'Nashville' Recap: Maddie Rescues Jonah's Pal - Rolling Stone
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‘Nashville’ Recap: Maddie Rescues Jonah’s Pal, Brad’s Schooled by Son Jake

Maddie bonds with Jonah’s friend Twig and Avery attempts to free Juliette in a trippy episode of the CMT/Hulu drama

Nic Luken, Lennon Stella

Jonah (Nic Luken) and Maddie (Lennon Stella) jet off to Miami in the latest episode of CMT's musical drama 'Nashville.'

Mark Levine/CMT

Nashville was definitely a crazy trip this week. Between Maddie’s loved-up journey to Miami with Jonah, the pop star’s pal Twig and his tripping-balls adventure on magic ‘shrooms, and Avery’s anxiety-riddled voyage to Bolivia to rescue Juliette from the clutches of the Movement, it’s no wonder Deacon is happy to just sit quietly at home, immersed in the same massive Teddy Roosevelt biography he started reading six episodes ago.

Maddie jets off to Miami for three days with Jonah Ford and his various hangers-on, including Twig, whose backstory is revealed throughout the hour, but whose true feelings remain frustratingly vague. Outside Jonah’s concert, his rabid fans crash the gates and surround the car like he’s one of the Beatles. Yoko, uh, Maddie, doesn’t know what to make of it all but doesn’t believe Jonah when he says he doesn’t notice it anymore. Onstage, Jonah invites Maddie to sing with him while Twig observes the scene, casting the first of many furtive glances their way. The next morning, he fixes Maddie a Denver omelet as Jonah breaks the news that he has to go to Austin to audition for a role in the next Richard Linklater film, leaving Maddie in the care of his mischievous merrymakers – and Twig. When the others pressure Twig into ingesting some psychedelic mushrooms, Maddie is annoyed and disappointed. Once he’s back from his less-than-magical trip, Twig opens up to Maddie about his mother’s depression and her uselessness as a parent, which left him to care for his brother and sister at a young age. When Jonah returns, Twig continues to observe them with caution and concern.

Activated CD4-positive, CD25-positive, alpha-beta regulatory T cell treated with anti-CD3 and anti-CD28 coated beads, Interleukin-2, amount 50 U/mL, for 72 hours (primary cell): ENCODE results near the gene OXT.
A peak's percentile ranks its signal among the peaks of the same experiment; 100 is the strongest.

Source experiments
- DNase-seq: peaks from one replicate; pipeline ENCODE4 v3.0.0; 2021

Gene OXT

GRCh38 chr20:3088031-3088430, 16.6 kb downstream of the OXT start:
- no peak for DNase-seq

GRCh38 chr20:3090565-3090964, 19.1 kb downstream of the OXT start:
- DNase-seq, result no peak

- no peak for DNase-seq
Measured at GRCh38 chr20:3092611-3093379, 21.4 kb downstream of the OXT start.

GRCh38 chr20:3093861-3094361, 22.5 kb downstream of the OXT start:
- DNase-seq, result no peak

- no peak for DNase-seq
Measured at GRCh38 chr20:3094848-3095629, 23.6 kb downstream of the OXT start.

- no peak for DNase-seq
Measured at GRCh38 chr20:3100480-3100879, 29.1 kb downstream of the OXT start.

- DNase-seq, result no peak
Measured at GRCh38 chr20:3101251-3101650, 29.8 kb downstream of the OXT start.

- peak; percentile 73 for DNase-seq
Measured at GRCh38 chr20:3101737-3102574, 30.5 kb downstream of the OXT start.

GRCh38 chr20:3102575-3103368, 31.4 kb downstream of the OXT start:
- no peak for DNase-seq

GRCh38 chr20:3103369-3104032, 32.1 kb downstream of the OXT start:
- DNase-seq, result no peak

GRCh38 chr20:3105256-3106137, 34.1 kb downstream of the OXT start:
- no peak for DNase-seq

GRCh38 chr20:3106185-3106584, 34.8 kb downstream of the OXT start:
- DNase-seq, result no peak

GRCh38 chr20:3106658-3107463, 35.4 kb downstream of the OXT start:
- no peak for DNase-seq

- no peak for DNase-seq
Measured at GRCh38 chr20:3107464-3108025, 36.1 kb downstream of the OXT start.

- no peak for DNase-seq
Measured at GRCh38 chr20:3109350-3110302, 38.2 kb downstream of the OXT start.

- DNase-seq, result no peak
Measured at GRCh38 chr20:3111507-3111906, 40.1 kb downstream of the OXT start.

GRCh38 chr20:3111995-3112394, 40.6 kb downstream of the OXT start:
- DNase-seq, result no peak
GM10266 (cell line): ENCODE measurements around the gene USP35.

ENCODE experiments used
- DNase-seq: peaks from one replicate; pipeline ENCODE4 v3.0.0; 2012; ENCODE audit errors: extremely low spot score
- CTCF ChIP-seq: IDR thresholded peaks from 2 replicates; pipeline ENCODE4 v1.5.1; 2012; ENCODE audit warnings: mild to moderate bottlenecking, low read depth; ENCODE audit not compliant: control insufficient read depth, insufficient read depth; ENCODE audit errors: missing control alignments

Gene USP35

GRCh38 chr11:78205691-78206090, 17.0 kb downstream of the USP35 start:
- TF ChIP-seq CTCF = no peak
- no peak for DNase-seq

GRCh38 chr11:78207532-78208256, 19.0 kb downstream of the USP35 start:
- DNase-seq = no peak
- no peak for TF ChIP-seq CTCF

Jessie calls to tell Deacon that Brad and his new wife are going to be at the open house at Daphne and Jake’s school, where both students will be performing, although she remains completely clueless as to what her son has up his sleeve. While Daphne sings, Brad seems visibly moved. Either his shorts are too tight or he’s plotting something sinister. Brad is unprepared, however, for Jake’s act, which is a delicious bit of vitriolic slam poetry directly squarely at his dad, not to mention his cruel classmates, none of whom know what to make of it all. After the performances, Brad heaps praise on Daphne but takes obvious digs at Jessie and Jake before slithering back to his cage.

Daphne becomes interested in entering a competition to find America‘s next country star, but since Brad is behind it, Deacon doesn’t want her to have anything to do with it. Later, at Jessie’s, Deacon shocks Jake by telling him how much he enjoyed his performance and also opens up to him about his own abusive dad, which Jake appreciates, even reaching out to shake Deacon’s hand before catching an Uber ride to his dad’s snake pit.